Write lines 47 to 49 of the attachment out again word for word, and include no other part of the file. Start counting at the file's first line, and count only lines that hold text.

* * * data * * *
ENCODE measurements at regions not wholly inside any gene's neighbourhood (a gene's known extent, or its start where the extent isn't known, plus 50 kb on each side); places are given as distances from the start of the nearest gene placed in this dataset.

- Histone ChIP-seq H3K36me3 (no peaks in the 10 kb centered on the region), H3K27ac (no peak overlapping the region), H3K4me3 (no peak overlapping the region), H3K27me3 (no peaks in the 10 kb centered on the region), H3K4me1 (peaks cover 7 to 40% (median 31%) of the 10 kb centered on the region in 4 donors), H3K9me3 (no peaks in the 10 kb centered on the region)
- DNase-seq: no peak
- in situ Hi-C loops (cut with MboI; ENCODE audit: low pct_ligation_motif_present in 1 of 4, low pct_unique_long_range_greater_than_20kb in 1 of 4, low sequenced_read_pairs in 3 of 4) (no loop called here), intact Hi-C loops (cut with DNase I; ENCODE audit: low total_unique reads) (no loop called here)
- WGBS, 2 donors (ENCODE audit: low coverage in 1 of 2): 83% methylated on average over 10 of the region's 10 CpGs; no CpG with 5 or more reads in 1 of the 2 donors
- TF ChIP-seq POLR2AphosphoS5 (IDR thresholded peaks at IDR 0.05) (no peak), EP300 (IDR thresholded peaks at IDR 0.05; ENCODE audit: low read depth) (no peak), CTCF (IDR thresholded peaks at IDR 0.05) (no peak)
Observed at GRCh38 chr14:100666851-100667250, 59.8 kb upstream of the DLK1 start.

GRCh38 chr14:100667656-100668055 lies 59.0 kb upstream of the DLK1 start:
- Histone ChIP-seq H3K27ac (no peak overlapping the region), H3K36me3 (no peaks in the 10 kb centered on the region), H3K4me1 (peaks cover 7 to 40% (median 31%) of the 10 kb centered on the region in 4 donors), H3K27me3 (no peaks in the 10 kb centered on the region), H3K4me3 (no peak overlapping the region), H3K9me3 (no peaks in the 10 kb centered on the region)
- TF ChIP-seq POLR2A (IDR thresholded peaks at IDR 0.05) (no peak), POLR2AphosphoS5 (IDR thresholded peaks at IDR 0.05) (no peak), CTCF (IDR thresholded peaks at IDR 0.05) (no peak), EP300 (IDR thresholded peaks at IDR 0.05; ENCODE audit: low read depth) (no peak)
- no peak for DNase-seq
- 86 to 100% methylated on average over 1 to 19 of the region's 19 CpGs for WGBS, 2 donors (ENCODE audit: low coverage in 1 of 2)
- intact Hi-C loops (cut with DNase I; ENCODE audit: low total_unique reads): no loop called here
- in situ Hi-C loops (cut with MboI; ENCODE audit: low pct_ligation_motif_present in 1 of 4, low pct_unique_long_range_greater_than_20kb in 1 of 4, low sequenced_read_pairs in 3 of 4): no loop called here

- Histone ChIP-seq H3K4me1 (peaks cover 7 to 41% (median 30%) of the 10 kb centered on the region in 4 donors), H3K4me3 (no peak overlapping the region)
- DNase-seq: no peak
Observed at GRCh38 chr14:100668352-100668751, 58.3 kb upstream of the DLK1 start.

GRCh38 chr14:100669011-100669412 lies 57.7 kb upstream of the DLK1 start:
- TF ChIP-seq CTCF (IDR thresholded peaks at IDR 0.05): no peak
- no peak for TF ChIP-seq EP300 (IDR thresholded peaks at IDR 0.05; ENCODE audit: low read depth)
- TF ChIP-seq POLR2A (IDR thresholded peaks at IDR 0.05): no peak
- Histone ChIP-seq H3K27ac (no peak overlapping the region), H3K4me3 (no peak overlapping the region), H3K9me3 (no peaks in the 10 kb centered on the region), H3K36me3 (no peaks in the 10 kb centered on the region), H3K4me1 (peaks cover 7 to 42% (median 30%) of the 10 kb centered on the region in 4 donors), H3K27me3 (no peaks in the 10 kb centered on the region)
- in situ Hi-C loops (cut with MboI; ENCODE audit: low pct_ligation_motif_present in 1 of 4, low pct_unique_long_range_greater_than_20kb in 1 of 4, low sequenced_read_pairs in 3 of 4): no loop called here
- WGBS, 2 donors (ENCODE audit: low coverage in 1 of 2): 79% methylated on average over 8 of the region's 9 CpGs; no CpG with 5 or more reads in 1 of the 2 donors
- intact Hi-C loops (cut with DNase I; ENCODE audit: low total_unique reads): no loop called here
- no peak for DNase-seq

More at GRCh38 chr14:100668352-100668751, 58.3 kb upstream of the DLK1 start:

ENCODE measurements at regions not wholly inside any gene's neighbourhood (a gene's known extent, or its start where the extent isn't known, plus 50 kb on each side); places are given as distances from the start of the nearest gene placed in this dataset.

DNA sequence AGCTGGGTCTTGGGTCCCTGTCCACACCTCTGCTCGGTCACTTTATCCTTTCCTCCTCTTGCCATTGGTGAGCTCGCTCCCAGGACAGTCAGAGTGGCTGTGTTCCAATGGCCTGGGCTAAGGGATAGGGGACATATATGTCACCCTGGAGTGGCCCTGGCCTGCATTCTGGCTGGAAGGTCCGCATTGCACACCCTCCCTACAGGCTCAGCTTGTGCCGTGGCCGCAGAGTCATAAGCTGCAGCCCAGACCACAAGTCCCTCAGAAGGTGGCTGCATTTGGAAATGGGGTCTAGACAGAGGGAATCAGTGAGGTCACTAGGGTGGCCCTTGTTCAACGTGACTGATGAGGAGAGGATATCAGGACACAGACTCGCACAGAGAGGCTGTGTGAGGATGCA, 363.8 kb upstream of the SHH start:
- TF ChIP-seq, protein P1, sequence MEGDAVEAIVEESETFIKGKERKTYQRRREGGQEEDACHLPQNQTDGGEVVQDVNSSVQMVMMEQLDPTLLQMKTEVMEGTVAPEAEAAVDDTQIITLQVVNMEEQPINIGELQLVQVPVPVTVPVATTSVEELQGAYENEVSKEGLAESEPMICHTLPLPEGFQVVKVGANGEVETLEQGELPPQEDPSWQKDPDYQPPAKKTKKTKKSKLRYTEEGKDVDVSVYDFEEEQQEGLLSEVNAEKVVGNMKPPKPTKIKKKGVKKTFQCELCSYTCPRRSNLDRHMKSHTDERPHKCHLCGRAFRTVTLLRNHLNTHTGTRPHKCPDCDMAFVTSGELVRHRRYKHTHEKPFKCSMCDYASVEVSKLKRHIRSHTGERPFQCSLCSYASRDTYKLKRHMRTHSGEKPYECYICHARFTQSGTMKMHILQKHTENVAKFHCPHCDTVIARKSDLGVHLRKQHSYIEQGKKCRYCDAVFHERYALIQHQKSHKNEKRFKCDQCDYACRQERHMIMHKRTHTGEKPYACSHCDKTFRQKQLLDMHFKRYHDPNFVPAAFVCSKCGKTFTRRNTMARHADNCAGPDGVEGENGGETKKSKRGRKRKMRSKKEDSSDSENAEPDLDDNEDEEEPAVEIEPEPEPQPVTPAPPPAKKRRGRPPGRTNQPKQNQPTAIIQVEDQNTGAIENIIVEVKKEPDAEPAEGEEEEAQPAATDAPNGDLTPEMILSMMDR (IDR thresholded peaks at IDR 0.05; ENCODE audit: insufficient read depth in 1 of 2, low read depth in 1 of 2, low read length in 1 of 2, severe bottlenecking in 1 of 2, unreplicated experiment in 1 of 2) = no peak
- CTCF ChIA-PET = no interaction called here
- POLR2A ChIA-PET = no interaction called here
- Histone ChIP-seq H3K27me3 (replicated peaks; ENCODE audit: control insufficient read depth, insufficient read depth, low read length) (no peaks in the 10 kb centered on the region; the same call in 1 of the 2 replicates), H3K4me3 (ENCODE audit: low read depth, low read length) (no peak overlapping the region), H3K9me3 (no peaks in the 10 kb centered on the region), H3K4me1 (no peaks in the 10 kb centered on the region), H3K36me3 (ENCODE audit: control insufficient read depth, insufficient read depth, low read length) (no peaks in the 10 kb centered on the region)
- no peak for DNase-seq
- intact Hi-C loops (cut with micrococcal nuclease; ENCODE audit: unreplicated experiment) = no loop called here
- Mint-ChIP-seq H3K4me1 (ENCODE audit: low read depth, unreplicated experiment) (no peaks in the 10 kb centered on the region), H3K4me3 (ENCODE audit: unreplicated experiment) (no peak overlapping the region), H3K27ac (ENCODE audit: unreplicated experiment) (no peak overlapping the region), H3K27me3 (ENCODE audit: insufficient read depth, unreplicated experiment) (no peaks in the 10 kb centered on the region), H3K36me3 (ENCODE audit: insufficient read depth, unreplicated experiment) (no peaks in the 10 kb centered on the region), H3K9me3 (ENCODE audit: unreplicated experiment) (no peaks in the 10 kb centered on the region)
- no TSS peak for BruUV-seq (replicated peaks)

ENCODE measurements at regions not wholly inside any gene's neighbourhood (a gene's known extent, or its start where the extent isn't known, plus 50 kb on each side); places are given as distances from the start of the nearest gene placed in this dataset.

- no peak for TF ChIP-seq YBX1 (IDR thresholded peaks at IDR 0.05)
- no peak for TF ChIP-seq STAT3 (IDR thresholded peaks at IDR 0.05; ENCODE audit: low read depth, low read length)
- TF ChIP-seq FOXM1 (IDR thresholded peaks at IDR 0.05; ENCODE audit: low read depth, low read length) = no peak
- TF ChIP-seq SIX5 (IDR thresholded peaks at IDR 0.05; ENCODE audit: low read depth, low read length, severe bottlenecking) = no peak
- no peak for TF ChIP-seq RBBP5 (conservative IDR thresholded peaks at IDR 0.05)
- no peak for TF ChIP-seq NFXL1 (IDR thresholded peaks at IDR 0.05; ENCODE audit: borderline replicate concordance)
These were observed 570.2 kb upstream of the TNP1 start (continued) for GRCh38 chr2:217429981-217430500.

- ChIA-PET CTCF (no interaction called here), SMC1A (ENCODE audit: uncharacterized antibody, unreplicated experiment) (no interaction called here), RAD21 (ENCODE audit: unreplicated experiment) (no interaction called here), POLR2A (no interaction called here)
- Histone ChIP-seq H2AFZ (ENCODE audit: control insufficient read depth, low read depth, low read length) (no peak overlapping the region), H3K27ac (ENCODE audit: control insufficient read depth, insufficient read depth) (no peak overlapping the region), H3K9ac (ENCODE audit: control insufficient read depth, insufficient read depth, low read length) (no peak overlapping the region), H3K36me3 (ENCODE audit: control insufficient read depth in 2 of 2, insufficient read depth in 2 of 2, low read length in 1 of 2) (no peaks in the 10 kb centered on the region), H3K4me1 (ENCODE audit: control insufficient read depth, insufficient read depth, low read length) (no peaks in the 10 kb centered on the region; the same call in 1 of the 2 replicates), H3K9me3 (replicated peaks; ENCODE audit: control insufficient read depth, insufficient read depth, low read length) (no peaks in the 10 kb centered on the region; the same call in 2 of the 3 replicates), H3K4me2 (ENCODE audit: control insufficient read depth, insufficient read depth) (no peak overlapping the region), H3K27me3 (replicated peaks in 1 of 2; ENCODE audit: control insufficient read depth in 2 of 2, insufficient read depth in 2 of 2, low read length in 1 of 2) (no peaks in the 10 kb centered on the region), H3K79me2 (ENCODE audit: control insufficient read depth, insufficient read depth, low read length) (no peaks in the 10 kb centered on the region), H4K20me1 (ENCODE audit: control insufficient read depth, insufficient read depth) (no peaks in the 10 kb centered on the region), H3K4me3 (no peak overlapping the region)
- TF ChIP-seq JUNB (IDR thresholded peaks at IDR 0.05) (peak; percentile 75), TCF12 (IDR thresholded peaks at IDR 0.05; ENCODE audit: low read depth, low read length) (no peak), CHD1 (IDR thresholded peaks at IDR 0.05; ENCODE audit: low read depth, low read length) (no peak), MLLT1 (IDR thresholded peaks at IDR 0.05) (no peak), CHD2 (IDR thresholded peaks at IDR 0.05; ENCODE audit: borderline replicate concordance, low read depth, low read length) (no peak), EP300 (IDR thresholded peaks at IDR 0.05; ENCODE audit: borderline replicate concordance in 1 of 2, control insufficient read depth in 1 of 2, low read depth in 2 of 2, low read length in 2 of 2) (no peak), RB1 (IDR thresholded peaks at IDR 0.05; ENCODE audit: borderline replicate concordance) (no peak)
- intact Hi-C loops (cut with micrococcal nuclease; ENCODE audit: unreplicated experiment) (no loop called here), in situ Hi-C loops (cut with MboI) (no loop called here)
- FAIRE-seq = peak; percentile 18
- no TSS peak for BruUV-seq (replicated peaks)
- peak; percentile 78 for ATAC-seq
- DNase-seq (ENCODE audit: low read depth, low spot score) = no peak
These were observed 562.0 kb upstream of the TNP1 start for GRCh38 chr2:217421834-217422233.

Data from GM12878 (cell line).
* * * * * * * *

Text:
- Histone ChIP-seq H2AFZ (ENCODE audit: control insufficient read depth, low read depth, low read length) (no peak overlapping the region), H3K27ac (ENCODE audit: control insufficient read depth, insufficient read depth) (no peak overlapping the region), H3K9ac (ENCODE audit: control insufficient read depth, insufficient read depth, low read length) (no peak overlapping the region), H3K36me3 (ENCODE audit: control insufficient read depth in 2 of 2, insufficient read depth in 2 of 2, low read length in 1 of 2) (no peaks in the 10 kb centered on the region), H3K4me1 (ENCODE audit: control insufficient read depth, insufficient read depth, low read length) (no peaks in the 10 kb centered on the region; the same call in 1 of the 2 replicates), H3K9me3 (replicated peaks; ENCODE audit: control insufficient read depth, insufficient read depth, low read length) (no peaks in the 10 kb centered on the region; the same call in 2 of the 3 replicates), H3K4me2 (ENCODE audit: control insufficient read depth, insufficient read depth) (no peak overlapping the region), H3K27me3 (replicated peaks in 1 of 2; ENCODE audit: control insufficient read depth in 2 of 2, insufficient read depth in 2 of 2, low read length in 1 of 2) (no peaks in the 10 kb centered on the region), H3K79me2 (ENCODE audit: control insufficient read depth, insufficient read depth, low read length) (no peaks in the 10 kb centered on the region), H4K20me1 (ENCODE audit: control insufficient read depth, insufficient read depth) (no peaks in the 10 kb centered on the region), H3K4me3 (no peak overlapping the region)
- TF ChIP-seq JUNB (IDR thresholded peaks at IDR 0.05) (peak; percentile 75), TCF12 (IDR thresholded peaks at IDR 0.05; ENCODE audit: low read depth, low read length) (no peak), CHD1 (IDR thresholded peaks at IDR 0.05; ENCODE audit: low read depth, low read length) (no peak), MLLT1 (IDR thresholded peaks at IDR 0.05) (no peak), CHD2 (IDR thresholded peaks at IDR 0.05; ENCODE audit: borderline replicate concordance, low read depth, low read length) (no peak), EP300 (IDR thresholded peaks at IDR 0.05; ENCODE audit: borderline replicate concordance in 1 of 2, control insufficient read depth in 1 of 2, low read depth in 2 of 2, low read length in 2 of 2) (no peak), RB1 (IDR thresholded peaks at IDR 0.05; ENCODE audit: borderline replicate concordance) (no peak)
- intact Hi-C loops (cut with micrococcal nuclease; ENCODE audit: unreplicated experiment) (no loop called here), in situ Hi-C loops (cut with MboI) (no loop called here)